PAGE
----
In our previous QS simulation30, the stretch-induced transition to the interdigitated gel-phase-like structure of the DPPC bilayer including cholesterol at 40 mol% is likely to be completed around εA = 1.00 through maximization of . However, such a transition is not observed in pure DPPC bilayers. We assumed that the DPPC/cholesterol bilayer under εA = 1.00 forms a standard interdigitated gel-like bilayer and that the pure DPPC bilayer does not form an interdigitated gel-like bilayer structure under stretching, at least compared with the DPPC/cholesterol bilayer. Based on these assumptions, we defined an evaluation index for the transition to the interdigitated gel-like phase RLi as . and are the order parameter of, respectively, the DPPC/cholesterol and pure DPPC bilayers, where the bilayer thicknesses becomes congruent with that for the DPPC/cholesterol bilayer under εA = 1.00. RLi will take on a value close to 1 when the bilayer forms an interdigitated gel-phase-like structure and will be around 0 when the bilayer dose not, as is the case for the pure DPPC bilayer. Note that the overlap length of the lipid tails that is a measure of the lipid interdigitation shows the similar tendency as RLi under stretching simulations (see supplementary Fig. S2). Therefore, we use RLi as an evaluation index for the transition to the interdigitated gel-like phase.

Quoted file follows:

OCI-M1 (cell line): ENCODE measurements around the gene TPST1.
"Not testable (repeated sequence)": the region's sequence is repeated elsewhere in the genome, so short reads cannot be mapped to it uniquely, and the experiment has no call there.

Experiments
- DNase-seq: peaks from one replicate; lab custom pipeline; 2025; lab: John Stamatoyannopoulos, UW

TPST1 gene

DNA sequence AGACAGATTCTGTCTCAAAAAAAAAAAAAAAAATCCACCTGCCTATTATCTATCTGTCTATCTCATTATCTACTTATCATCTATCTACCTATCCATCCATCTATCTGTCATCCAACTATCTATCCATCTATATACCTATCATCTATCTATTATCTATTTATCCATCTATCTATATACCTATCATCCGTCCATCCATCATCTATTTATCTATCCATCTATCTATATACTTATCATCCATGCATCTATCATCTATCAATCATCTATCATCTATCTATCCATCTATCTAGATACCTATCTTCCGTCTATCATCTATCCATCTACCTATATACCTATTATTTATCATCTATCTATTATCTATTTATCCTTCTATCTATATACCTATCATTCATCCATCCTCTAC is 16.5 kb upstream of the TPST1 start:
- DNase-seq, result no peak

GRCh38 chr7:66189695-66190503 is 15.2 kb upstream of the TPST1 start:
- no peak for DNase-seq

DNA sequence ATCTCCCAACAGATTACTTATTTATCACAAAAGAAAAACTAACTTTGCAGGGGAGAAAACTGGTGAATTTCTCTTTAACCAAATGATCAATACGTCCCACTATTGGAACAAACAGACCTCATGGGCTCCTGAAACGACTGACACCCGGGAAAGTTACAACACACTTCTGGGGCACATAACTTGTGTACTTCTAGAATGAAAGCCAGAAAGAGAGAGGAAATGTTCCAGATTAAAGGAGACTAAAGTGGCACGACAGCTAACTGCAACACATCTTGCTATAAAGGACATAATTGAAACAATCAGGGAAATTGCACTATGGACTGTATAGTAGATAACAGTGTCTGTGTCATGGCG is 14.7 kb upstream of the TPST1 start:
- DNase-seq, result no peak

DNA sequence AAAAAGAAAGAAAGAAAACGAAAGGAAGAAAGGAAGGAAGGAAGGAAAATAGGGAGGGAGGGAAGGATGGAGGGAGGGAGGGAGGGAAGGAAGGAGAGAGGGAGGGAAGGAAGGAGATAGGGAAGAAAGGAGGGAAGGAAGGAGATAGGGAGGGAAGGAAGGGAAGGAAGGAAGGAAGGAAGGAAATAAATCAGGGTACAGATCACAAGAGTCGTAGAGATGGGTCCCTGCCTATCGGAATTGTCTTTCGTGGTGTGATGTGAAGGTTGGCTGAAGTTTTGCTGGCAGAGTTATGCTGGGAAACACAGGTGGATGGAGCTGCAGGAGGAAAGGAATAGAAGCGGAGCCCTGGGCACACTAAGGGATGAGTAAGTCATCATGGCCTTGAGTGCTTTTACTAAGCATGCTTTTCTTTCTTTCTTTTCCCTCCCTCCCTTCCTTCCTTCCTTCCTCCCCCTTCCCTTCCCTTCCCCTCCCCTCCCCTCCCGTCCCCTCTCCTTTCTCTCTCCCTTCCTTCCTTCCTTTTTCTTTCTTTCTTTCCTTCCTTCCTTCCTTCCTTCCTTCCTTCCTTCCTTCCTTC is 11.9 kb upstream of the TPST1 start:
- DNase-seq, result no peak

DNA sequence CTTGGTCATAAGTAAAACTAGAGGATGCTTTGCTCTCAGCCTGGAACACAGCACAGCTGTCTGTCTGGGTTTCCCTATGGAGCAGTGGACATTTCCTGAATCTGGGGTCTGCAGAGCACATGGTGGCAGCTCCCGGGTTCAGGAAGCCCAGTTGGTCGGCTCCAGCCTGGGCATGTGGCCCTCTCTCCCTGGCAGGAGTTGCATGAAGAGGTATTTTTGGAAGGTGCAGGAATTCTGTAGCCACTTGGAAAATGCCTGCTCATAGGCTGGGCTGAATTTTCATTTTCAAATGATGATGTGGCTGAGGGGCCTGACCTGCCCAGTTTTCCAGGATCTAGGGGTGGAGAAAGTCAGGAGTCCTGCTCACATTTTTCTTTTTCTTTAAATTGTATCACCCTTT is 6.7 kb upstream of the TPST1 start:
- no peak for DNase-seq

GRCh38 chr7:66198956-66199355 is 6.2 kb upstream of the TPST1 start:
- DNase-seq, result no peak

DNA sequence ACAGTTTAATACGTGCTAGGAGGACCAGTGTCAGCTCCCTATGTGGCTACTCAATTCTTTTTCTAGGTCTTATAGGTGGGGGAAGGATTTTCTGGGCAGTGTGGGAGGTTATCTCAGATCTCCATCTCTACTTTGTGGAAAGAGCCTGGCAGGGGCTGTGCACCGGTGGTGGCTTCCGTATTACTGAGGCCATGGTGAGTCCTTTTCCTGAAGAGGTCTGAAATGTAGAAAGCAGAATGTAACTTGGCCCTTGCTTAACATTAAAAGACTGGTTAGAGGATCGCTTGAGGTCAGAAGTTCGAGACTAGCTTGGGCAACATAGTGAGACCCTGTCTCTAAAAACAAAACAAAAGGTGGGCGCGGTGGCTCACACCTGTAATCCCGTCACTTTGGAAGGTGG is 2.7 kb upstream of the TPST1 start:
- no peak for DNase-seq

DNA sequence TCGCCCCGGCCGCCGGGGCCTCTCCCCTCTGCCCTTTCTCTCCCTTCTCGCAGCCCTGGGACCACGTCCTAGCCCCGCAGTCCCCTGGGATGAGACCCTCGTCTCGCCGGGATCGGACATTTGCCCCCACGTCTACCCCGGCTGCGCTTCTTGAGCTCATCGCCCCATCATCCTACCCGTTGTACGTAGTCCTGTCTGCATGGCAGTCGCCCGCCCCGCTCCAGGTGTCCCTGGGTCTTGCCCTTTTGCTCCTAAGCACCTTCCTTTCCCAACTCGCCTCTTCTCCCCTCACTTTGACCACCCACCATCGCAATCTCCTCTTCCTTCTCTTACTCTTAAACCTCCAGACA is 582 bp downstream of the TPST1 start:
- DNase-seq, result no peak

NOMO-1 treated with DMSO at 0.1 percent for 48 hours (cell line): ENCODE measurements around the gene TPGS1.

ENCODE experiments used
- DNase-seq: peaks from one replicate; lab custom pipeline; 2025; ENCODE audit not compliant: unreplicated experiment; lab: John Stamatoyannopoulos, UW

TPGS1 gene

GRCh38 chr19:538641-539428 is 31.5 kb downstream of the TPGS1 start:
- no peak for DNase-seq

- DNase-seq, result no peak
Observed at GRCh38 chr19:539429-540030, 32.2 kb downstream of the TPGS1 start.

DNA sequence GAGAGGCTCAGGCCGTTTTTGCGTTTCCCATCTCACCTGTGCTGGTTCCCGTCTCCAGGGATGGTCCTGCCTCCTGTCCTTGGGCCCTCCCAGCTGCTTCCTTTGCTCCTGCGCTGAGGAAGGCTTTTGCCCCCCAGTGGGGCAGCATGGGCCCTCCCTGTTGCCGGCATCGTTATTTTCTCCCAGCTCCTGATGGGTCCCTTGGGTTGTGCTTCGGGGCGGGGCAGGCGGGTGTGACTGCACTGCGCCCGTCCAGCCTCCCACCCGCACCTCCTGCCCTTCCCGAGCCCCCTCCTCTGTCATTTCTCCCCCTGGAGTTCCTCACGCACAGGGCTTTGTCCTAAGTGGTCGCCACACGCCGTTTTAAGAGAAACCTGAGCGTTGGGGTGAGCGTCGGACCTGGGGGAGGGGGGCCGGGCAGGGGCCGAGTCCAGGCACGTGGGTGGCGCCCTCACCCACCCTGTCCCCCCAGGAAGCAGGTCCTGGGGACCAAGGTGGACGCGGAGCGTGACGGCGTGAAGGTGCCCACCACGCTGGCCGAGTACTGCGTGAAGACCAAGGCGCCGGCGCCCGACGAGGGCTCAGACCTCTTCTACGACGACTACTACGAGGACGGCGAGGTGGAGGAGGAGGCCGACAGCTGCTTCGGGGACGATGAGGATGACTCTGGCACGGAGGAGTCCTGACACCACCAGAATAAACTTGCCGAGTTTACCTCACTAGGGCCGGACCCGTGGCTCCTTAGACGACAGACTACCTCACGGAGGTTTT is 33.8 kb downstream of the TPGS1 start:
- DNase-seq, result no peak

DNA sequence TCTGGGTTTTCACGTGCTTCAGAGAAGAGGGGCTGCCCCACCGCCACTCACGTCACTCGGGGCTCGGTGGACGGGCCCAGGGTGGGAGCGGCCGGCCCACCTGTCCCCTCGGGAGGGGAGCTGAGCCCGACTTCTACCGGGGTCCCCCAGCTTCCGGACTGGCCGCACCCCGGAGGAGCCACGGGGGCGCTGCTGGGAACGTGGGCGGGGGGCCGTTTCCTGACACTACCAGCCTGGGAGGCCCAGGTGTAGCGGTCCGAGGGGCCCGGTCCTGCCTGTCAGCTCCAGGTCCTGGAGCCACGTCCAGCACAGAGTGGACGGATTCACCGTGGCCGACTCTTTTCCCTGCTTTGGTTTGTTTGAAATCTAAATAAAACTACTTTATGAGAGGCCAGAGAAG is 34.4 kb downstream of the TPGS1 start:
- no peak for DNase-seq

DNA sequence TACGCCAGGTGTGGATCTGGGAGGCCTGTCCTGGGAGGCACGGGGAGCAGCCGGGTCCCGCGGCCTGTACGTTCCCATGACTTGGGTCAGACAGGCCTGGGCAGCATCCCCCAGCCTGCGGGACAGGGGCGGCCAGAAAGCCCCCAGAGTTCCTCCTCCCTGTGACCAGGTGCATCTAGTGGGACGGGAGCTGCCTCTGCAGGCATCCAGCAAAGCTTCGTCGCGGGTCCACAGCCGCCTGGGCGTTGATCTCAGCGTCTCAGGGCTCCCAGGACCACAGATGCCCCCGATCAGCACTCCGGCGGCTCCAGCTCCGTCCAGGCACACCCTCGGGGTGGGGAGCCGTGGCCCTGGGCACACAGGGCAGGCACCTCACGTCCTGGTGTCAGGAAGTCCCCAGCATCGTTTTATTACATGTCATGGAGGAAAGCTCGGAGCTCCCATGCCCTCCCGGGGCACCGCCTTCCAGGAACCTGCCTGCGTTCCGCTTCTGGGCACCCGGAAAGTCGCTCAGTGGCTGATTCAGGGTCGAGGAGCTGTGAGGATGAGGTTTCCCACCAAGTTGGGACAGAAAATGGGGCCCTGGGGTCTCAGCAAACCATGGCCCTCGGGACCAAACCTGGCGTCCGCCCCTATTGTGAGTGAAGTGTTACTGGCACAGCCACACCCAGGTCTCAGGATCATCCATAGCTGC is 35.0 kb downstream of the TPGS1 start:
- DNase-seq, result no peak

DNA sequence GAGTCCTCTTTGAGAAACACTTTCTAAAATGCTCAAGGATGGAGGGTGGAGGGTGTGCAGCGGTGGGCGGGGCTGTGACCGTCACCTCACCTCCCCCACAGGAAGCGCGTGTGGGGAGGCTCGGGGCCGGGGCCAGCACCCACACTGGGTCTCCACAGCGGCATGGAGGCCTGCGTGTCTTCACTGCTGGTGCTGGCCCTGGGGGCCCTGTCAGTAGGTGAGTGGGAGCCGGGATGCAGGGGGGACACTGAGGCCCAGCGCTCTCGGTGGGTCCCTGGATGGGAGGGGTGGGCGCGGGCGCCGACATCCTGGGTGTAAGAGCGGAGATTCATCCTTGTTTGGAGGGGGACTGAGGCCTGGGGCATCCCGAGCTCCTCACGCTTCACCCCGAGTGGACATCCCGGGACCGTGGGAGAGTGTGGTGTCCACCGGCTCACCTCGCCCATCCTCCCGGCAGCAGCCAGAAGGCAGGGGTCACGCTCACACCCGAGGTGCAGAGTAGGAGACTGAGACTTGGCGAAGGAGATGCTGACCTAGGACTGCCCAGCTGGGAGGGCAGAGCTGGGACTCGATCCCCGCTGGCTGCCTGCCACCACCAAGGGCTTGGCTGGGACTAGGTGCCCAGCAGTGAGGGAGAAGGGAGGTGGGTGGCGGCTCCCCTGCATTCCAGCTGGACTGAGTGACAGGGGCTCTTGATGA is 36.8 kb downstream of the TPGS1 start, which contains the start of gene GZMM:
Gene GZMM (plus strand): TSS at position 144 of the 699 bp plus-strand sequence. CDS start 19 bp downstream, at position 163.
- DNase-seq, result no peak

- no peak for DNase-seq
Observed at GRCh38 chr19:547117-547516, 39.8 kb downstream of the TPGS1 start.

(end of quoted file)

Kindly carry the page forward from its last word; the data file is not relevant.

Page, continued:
The first step in the pore formation process is the creation of a chain of water molecules penetrating the bilayer24,31. We defined the areal strain, where the water chain is formed, as the critical areal strain εc in the US simulations. Because the applied areal strains were discretized in the QS simulations, we analyzed not only the minimum value of areal strain with a pore, but also the maximum value without a pore in the QS simulation and the actual εc in the QS simulation was expected to be within this range.

Data obtained in unsteady MD simulations, e.g., the critical areal strain, are quite-limited because of the limitation of currently available computational power. To obtain quantitative implications from the limited data, standard statistical analyses were used. The critical areal strains obtained in the US simulations were influenced by two factors: the system composition and the stretching speed. To test these effects, a two-way analysis of variance (ANOVA) on the critical areal strain was performed. When the interaction effect was significant, the tests of the simple main effect and multiple comparison (Ryan’s method) were performed as post-hoc procedures. The differences were considered to be statistically significant at p < 0.05.